Being an underwater photographer linked with premature hearing loss shock!!!

Posted: December 20, 2013 in Culture, Diving Equipment, Media, Scuba Diving, Sport, Travel
Tags: , , , , , , , , ,

In breaking news at the Scuba Monkey’s top secret research facility (Asia-Pacific Branch, just south of Mars Bar on the main road from Phuket to Ranong, past the 7/11 on the right) shocking new research has linked owning and using a digital camera and housing with early-onset hearing loss.

Previous thought had theorised that hearing loss was linked to old age and/or long-term exposure to noise above accepted levels. However, recent findings indicate that being an underwater photographer can cause a form of selective hearing known as “happy snapper” or (in medical circles) “twat syndrome”. Technically speaking, scuba instructors refer to this as “completely ignoring the f*cking briefing and diving like a cock”.

Unknown

“No…I own a camera so I didn’t hear a damn thing…”

On a recent visit to a marine park in the Indian Ocean, Dirk Pederfilesen, 48, a fat bloke from Copenhagen with an underwater camera, said “I think they said something about ‘respecting the marine park’ in the briefing? or not touching the wildlife? Something like that? I couldn’t quite hear it as I’m an enormous bell-end.” Chuckling he added “I was busy preparing my camera housing for the dive, where I proceeded to kick living hell out of the reef and create a blizzard of sand for anyone in the area. However, I did manage to get 442 pictures of a clown fish that no-one’s interested in seeing. Ever.”

Image

International surplus of moray eel photos continues.

Plum Saw Wong, 23, an extremely pretty but totally incompetent female diver from Shanghai, said “Apparently we were told to during the briefing to not wear gloves as it’s a marine park rule and, also, to keep wearing our masks on the surface and keep our regulators in until we were safely back on the dive deck as there was lots of waves and it’s ‘good practice’. Naturally, as I own an expensive Nikon camera I didn’t hear a word of that. So, imagine my surprise as a smashed head-first into the boat’s ladder in the surge at the end of the dive. I couldn’t see what the hell was going on as I wasn’t wearing my mask. At the time I was busy trying to remove my ridiculous white fins while blinded by waves and…boom! into the ladder. If only I’d heard what was going on the briefing….” Making a ‘peace’ V-sign she grinned and added ” However, I did manage to scare the crap out of a cuttlefish by strobing it to within an inch of it’s life on the dive though so…happy! happy!”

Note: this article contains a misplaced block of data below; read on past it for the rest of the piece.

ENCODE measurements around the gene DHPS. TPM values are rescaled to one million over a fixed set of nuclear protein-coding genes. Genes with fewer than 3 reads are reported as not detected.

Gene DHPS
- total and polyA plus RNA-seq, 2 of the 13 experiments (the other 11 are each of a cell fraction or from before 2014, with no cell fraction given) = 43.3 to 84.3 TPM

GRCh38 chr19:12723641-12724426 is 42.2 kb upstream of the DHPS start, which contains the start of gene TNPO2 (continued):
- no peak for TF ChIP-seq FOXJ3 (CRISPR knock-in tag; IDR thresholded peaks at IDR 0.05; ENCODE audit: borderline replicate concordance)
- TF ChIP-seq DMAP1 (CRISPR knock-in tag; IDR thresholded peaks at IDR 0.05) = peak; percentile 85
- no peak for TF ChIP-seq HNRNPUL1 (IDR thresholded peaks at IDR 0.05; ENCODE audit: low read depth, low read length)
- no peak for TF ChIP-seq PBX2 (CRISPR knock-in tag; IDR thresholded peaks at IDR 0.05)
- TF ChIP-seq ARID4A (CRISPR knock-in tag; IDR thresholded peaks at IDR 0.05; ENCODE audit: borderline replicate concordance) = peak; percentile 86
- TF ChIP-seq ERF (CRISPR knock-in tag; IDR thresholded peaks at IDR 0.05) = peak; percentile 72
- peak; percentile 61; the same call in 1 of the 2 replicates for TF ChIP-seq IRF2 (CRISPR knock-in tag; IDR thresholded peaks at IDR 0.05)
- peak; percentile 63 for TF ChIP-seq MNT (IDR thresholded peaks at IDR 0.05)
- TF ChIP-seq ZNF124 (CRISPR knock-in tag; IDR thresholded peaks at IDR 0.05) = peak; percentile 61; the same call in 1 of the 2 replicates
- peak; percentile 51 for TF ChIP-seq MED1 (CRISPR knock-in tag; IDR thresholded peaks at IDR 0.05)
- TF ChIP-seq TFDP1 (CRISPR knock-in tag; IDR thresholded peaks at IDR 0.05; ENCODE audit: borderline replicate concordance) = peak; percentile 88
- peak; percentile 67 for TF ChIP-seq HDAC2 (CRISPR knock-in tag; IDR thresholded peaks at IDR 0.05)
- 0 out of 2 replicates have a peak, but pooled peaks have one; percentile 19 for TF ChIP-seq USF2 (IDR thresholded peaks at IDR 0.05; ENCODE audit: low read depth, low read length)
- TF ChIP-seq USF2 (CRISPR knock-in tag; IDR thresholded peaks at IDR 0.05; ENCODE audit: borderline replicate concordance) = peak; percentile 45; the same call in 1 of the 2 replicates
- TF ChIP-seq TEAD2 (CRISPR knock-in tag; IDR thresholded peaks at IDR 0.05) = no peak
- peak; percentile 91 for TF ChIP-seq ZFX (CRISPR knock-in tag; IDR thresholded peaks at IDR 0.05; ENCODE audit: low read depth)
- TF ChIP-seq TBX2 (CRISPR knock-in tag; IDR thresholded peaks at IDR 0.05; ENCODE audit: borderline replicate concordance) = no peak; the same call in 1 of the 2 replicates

Diver kicking up sediment

Take that reef!!

Dermot McCraic, 31, from Dublin said “I was greasing the o-ring on my housing during the dive briefing so my hearing was impaired and I couldn’t hear the instructor advising us about potential strong currents and keeping buddy contact. So, I was shocked to find that I was blown away from the dive site like a tit in the wind when I completely ignored the group and buggered off on my own with my camera. If only I’d been able to listen to the briefing. Bloody camera. Nevermind. It only compromised the dive for the whole group as they had to surface and look for me – so it’s not like my actions effected anyone else. Oh…they did.”

Sarah McDonald, 43, an experienced instructor in the area, said “This kind of occurrence is becoming increasingly common as more and more complete idiots buy underwater cameras. Their hearing and ability to follow simple instructions takes a nose-dive. It’s a worrying trend. However, it does mean the world isn’t short of pictures of moray eels.”

For help and advice on camera-related-twatish behaviour contact the Scuba Monkey’s research team below.

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